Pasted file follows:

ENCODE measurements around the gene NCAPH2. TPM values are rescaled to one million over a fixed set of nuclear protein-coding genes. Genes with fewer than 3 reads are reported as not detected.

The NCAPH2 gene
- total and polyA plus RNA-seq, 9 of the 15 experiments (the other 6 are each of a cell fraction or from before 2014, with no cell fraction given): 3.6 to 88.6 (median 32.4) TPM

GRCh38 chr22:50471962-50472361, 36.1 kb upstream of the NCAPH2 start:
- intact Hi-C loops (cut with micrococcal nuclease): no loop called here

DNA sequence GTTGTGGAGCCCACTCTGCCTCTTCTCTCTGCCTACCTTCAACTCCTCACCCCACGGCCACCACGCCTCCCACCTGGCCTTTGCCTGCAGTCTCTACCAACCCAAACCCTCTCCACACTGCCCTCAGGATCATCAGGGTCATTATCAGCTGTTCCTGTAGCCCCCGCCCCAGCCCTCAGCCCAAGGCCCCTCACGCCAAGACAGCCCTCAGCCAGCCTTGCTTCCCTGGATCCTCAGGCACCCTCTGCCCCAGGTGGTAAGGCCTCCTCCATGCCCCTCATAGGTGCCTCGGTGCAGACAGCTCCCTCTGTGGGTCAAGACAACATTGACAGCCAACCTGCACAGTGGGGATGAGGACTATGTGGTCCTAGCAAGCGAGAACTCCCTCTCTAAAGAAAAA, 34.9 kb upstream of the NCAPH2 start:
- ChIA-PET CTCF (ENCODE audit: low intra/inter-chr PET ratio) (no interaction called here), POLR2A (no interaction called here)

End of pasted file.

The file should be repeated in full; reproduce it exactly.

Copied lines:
ENCODE measurements around the gene NCAPH2. TPM values are rescaled to one million over a fixed set of nuclear protein-coding genes. Genes with fewer than 3 reads are reported as not detected.

The NCAPH2 gene
- total and polyA plus RNA-seq, 9 of the 15 experiments (the other 6 are each of a cell fraction or from before 2014, with no cell fraction given): 3.6 to 88.6 (median 32.4) TPM

GRCh38 chr22:50471962-50472361, 36.1 kb upstream of the NCAPH2 start:
- intact Hi-C loops (cut with micrococcal nuclease): no loop called here

DNA sequence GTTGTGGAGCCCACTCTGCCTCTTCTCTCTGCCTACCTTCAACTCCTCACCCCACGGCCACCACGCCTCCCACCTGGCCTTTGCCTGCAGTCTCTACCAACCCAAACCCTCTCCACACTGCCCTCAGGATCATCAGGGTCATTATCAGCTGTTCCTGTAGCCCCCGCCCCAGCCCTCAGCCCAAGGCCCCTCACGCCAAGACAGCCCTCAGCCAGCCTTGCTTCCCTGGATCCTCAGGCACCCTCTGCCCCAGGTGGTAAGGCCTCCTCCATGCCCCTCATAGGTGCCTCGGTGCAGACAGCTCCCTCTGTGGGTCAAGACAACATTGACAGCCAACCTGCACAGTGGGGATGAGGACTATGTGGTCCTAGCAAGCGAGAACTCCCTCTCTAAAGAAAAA, 34.9 kb upstream of the NCAPH2 start:
- ChIA-PET CTCF (ENCODE audit: low intra/inter-chr PET ratio) (no interaction called here), POLR2A (no interaction called here)